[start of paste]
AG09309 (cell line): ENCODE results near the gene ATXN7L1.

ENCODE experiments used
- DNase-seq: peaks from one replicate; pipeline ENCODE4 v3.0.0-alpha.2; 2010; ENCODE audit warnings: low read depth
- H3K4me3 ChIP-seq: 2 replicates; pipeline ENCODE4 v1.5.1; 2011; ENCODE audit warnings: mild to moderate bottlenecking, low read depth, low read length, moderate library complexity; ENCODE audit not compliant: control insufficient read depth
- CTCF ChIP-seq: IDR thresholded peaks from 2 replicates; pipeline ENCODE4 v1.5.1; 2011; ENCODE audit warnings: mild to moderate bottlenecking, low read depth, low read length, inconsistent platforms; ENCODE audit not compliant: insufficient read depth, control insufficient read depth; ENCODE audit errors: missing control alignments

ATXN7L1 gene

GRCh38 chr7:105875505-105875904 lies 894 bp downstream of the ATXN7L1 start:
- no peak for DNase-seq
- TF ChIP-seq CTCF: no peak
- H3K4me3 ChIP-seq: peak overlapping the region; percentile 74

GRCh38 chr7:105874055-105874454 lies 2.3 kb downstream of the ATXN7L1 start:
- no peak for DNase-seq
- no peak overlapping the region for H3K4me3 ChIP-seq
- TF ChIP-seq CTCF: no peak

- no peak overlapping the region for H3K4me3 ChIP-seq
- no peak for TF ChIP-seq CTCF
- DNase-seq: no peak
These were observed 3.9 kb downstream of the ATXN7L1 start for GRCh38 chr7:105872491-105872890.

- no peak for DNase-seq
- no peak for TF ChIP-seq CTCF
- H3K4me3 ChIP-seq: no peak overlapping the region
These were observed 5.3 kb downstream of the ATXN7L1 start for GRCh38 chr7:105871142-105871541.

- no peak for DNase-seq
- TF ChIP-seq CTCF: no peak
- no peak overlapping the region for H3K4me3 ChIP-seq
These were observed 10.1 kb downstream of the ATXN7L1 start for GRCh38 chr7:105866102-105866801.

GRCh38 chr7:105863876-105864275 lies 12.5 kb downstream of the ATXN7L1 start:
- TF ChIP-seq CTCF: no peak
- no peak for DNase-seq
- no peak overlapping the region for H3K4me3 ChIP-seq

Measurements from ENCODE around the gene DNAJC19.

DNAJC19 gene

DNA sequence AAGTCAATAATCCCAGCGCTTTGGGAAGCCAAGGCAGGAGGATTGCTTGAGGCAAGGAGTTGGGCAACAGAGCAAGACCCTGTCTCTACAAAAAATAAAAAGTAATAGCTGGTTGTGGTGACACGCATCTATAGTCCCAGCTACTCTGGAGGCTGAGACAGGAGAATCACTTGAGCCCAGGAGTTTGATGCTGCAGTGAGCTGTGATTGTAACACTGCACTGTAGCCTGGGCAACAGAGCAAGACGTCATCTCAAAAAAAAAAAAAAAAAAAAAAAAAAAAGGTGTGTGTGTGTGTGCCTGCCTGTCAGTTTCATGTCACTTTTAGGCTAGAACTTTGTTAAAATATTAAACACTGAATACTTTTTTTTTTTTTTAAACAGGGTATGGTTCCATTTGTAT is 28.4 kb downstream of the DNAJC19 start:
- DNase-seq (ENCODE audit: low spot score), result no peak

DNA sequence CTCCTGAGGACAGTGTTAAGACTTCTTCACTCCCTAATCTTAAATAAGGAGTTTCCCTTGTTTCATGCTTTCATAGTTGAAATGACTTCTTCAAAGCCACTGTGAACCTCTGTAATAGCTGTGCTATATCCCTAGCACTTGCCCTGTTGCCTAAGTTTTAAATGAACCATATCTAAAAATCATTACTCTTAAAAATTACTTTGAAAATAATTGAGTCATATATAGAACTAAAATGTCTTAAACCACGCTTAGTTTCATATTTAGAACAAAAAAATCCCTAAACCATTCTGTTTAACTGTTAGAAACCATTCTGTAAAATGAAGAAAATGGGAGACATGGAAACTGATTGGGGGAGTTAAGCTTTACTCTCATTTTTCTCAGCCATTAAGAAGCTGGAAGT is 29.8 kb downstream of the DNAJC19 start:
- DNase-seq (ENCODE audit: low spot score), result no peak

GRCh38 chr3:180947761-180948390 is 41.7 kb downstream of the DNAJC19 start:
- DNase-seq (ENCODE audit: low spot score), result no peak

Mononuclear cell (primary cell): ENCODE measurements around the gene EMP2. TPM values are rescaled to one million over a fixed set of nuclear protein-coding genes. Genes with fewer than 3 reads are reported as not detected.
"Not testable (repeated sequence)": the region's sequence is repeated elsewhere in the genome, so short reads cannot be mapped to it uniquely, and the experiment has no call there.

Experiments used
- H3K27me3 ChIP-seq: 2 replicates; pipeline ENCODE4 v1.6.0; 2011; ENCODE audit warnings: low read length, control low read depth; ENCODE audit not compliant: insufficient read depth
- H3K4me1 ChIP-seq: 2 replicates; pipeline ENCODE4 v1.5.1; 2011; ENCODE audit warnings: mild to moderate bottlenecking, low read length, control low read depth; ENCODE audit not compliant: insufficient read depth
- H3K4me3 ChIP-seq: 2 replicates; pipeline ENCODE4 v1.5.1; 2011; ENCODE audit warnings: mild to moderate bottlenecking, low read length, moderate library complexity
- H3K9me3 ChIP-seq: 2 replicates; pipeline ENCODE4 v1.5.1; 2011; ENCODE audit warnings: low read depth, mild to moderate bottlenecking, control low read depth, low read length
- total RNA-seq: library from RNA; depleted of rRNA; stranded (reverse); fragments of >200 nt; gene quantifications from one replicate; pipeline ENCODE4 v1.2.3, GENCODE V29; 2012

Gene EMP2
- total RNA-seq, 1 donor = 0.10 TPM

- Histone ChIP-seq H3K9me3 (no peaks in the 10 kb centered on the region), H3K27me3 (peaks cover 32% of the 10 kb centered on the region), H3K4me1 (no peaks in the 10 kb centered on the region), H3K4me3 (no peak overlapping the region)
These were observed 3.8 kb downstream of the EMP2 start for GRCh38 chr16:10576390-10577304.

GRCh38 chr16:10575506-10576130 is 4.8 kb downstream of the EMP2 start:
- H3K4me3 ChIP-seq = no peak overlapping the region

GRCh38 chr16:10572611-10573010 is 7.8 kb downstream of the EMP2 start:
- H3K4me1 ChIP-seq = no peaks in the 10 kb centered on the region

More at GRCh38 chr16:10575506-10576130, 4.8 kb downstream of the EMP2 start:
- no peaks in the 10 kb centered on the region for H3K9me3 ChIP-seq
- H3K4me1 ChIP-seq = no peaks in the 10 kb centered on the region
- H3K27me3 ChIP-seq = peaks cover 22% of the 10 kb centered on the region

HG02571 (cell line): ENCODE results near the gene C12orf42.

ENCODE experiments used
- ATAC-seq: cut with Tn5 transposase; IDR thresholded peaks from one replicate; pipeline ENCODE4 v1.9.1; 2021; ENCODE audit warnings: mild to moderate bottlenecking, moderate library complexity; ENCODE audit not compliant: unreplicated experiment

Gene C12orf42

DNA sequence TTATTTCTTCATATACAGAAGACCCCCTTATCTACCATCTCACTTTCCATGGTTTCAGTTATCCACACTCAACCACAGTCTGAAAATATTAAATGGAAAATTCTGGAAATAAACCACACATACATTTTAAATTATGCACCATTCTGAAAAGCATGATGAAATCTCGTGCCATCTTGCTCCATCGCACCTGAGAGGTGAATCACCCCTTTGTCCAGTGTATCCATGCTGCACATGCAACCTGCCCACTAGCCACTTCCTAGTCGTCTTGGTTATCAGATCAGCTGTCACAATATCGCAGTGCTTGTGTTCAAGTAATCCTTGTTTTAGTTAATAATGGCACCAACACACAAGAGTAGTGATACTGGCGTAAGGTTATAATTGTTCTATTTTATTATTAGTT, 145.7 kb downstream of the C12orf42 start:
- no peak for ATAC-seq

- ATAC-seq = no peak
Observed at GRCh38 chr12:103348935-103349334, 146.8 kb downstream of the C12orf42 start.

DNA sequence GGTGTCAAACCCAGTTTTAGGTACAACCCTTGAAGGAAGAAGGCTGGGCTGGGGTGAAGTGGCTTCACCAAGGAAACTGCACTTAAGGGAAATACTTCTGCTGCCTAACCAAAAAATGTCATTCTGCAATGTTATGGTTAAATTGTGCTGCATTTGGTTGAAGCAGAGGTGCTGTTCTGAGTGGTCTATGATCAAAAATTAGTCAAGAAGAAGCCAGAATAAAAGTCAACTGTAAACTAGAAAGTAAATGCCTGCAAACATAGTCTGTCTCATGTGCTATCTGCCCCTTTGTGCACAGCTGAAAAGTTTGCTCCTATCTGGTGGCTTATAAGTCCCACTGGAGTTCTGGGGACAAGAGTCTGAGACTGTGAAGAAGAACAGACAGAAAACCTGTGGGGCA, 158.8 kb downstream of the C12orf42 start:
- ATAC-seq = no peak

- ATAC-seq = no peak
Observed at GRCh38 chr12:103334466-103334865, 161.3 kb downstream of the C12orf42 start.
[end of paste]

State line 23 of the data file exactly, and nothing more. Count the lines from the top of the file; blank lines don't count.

- no peak for DNase-seq